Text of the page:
How One Student’s Hobby Led to Professional Growth

Jingshu Wen
Jingshu Wen

Jingshu (Camellia) Wen came to Johns Hopkins Carey Business School this past summer to work on her MS in Finance degree. Her hobbies are reading, dancing, and listening to music. She loves dogs. She plans to pass CFA Level Ⅲ exam and wants to become an advanced belly dancer by next year.

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I came to Carey this past summer for the one-year Master of Science in Finance program. I expected this one year to be challenging and rewarding, full of self-growth opportunities. A few weeks ago, I turned a challenge into an opportunity to improve my resilience and presentation skills. Belly dancing has been my hobby and favorite exercise for three years. After coming to DC, performing my first dance solo improved my stress-coping skills. Faced with time and budget constraints, I learned to prioritize, to focus on my work, and to find the positive in a stressful situation.

A few weeks ago, I did my first solo in the hafla in Sahara Dance. I enrolled in the course Developing Choreography, which closed with a final performance in a hafla. I was the only beginner who made it to the final performance. The course instructor had quite high expectations and in the last week she advised me to change my costume, to buy two props, and to hire a stage make-up consultant for the performance. However, I had budget constraints as a student, and didn’t want to spend so much money on things I would not use again, which might not be as important as improving my techniques and knowledge. Besides, I felt stressed out dealing with both quizzes and the performance.

But I didn’t want to give up the performance, because it was an opportunity to build perseverance.

To save money on the new costume and props, I revised the choreography to make it less folkloric and more modern. I also consulted a classmate who could speak Arabic to better understand the lyrics. After doing more research, I was more convinced that the song had alternative interpretations. Presenting my case to the instructor was also quite stressful, because she was certain that this dance should be folkloric. Besides, she asked me either to rehearse again with full costume and stage makeup, or to give up the performance. I really cared about the performance, so I decided to give her what she wanted to get what I wanted. To achieve my goal, I decided to be flexible. I didn’t like people stressing me, but I didn’t do the impulsive thing—blaming the other person.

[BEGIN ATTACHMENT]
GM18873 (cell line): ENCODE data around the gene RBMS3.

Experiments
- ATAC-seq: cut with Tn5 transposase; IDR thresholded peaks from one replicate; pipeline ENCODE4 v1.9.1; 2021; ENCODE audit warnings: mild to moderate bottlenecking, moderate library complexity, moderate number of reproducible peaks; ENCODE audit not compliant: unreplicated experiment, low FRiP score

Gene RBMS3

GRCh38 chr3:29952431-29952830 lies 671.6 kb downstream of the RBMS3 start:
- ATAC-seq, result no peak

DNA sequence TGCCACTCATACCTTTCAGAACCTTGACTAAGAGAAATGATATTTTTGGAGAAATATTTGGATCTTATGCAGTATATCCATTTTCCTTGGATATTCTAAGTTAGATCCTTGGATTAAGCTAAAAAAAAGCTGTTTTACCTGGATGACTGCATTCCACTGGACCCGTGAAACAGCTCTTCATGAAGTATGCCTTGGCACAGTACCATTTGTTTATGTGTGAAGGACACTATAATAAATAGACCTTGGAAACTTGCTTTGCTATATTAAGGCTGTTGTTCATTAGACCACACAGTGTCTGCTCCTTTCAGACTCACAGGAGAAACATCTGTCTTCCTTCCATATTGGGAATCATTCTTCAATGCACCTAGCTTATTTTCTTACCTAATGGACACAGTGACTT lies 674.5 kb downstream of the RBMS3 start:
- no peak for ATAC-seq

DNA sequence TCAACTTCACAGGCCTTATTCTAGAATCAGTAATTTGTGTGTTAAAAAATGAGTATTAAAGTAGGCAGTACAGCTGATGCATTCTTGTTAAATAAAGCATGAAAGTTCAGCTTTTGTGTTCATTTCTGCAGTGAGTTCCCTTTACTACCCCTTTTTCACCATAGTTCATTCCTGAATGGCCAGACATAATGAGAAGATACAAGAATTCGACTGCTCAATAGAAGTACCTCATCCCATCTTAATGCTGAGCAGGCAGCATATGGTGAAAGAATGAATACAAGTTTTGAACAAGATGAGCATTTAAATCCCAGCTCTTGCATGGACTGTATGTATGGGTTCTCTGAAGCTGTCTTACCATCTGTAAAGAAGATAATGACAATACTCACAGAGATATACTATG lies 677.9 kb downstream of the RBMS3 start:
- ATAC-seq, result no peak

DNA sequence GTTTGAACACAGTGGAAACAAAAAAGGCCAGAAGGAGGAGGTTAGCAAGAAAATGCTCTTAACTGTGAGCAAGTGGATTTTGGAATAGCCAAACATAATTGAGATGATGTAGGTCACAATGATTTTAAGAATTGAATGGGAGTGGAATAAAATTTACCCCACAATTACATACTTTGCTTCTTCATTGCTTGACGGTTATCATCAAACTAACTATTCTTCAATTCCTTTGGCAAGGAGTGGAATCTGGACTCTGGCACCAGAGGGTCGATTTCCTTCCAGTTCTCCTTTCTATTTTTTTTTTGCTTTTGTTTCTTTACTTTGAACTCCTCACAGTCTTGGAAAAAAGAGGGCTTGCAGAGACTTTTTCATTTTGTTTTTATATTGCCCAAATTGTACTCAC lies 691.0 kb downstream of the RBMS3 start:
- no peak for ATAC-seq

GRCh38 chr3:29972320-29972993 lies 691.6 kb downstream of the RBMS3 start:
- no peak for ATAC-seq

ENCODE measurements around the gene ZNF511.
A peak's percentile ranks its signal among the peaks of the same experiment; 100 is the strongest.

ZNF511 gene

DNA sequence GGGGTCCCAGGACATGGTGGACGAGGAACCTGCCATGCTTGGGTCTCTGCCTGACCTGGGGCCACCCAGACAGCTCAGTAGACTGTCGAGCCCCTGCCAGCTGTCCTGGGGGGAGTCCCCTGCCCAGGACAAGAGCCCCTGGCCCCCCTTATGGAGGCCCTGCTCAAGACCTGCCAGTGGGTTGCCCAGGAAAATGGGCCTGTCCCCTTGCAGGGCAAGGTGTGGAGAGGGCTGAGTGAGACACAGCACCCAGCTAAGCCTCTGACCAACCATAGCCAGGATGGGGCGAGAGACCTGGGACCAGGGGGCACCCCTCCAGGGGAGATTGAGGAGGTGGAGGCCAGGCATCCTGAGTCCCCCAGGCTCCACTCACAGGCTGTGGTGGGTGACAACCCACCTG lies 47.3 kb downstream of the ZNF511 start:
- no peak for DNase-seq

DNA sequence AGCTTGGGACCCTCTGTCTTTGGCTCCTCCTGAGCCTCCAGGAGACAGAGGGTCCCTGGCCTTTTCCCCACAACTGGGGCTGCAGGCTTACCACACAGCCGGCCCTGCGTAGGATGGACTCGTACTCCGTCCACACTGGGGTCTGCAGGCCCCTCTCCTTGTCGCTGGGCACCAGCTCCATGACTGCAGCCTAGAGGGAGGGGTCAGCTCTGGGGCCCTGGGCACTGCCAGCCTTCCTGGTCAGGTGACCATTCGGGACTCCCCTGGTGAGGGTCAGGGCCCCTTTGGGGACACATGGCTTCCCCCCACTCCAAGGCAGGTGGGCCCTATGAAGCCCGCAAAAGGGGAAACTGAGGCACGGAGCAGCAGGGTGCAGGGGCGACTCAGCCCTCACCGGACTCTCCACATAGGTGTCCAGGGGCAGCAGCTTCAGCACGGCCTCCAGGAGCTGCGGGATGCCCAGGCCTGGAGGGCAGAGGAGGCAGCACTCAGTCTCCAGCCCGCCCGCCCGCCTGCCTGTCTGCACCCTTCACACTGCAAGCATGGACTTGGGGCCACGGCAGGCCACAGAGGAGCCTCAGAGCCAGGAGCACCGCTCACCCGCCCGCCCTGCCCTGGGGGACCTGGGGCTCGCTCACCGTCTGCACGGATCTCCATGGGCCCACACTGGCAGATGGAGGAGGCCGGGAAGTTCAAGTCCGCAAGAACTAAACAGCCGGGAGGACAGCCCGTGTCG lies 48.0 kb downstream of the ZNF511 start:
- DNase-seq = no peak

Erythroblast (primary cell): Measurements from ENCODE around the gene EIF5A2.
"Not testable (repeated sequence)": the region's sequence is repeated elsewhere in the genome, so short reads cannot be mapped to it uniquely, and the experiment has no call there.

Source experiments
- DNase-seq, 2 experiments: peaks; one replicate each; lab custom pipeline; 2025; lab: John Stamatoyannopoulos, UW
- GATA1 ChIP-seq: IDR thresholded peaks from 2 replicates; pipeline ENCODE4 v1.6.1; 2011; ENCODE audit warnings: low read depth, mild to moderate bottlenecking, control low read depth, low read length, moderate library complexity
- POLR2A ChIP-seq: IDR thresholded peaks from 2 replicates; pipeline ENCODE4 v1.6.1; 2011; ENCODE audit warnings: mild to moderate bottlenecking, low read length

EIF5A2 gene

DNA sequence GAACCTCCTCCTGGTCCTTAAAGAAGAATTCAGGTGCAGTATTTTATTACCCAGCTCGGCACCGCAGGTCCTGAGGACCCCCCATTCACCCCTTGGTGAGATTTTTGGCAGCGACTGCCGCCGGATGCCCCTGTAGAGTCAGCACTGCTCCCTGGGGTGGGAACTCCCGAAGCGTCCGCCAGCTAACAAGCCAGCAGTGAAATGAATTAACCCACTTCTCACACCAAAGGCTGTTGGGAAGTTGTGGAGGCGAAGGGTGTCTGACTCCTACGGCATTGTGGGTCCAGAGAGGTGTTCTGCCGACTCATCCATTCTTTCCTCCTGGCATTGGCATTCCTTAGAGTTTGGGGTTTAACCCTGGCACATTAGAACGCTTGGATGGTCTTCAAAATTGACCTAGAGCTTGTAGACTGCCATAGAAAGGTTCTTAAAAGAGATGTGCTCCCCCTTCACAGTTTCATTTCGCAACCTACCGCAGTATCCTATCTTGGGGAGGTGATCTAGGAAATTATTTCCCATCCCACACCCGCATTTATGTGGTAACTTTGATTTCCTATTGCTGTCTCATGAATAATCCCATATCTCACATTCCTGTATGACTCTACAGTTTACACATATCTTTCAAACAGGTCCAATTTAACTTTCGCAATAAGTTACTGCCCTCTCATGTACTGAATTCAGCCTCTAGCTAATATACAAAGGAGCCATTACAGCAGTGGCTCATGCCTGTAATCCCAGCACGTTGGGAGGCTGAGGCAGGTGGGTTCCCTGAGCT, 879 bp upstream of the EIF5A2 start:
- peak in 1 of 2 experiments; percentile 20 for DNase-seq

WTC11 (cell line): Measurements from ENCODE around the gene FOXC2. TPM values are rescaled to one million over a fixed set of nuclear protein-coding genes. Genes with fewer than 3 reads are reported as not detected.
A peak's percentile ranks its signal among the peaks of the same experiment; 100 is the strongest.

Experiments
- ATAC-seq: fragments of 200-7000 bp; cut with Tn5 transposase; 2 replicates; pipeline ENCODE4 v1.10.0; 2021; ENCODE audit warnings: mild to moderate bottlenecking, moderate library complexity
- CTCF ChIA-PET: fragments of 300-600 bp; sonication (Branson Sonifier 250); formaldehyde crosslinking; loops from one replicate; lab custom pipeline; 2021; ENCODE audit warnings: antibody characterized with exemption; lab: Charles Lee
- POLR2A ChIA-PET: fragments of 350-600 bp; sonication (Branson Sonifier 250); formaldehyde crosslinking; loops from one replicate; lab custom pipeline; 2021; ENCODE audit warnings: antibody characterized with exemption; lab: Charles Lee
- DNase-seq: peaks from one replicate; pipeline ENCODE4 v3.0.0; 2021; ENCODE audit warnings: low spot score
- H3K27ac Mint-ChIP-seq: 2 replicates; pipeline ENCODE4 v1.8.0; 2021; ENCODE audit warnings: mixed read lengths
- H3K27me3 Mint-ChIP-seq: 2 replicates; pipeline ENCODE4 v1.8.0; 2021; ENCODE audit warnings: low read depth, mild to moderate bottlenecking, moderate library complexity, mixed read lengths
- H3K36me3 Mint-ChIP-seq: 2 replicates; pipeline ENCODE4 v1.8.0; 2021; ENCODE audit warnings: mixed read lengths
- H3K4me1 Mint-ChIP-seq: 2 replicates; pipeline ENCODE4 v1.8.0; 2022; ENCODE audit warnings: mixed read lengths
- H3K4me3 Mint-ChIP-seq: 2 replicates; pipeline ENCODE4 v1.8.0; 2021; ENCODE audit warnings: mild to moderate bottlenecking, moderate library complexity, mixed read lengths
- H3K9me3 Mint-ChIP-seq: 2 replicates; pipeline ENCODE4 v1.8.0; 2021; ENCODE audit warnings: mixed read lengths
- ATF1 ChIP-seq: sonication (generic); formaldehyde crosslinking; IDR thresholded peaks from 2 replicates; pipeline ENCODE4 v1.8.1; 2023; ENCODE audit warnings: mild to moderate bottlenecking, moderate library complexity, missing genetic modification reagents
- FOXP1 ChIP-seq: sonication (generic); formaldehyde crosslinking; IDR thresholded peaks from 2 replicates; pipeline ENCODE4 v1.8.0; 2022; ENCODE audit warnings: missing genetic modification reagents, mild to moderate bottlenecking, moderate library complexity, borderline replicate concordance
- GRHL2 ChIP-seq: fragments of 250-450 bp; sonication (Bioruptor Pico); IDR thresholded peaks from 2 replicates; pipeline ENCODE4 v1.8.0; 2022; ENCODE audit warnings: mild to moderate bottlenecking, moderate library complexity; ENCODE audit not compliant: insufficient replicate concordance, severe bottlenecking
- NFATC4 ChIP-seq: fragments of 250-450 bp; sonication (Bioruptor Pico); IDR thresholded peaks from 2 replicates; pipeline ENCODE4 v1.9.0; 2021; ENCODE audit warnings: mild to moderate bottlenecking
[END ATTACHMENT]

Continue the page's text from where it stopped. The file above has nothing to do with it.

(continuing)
I can achieve self-growth by updating my beliefs and values, and the only person I can change is myself. It felt like a waste of time to spend another two hours commuting for the ten-minute rehearsal, but I accepted what I couldn’t change. I had to see her on Thursday in order to perform on Friday. To counter the negative emotions, I invited my friends to the rehearsal. I discovered that I could turn a stressful experience into a chance for reunion and fun. When I am in my stretch zone and need emotional support, love and support can make me stronger.

To save money on beauty consulting, I went to CVS and bought blush, lip gloss, eye shadow, foundation, and fake eyelashes. I practiced using makeups on that Wednesday, and the performance was on Friday. My friends gave me useful advice on makeup application, and I improved a lot during the three days. When I encountered challenges, I learned to confront the problem. On Thursday, I gained the instructor’s permission to perform. Inviting my friends to the rehearsal was a fabulous idea, because I started to improvise and dance more confidently with a friendly and non-judgmental audience. Now I am grateful for the instructor’s high expectations, because I pushed myself to practice, visualize, and revise. To get prepared, I must keep practicing and thinking.

I was quite nervous that Friday, but I did my best. There were about sixty or seventy people in the audience. Because it was a hafla, the audience sat quite close to the dancer. I planned a few flirtatious head tosses and direct eye contact in the beginning, which didn’t work out. It was much harder to interact with a large audience than with a small group of friends. I kept smiling and dancing and focused on the music. From the second minute, I was much more comfortable. When the rhythm changed to baladi, the audience started clapping with the beats, and I was fully acting my persona. After that, the tempo increased again, and the performance ended with the audience’s applause. I felt all the efforts were well worth it.

The recognition of my work was the greatest compliment and reward for me.

I used to have stage fright, but now I am turning my weakness into my strength. I will keep pushing myself to new frontiers and self-growth.

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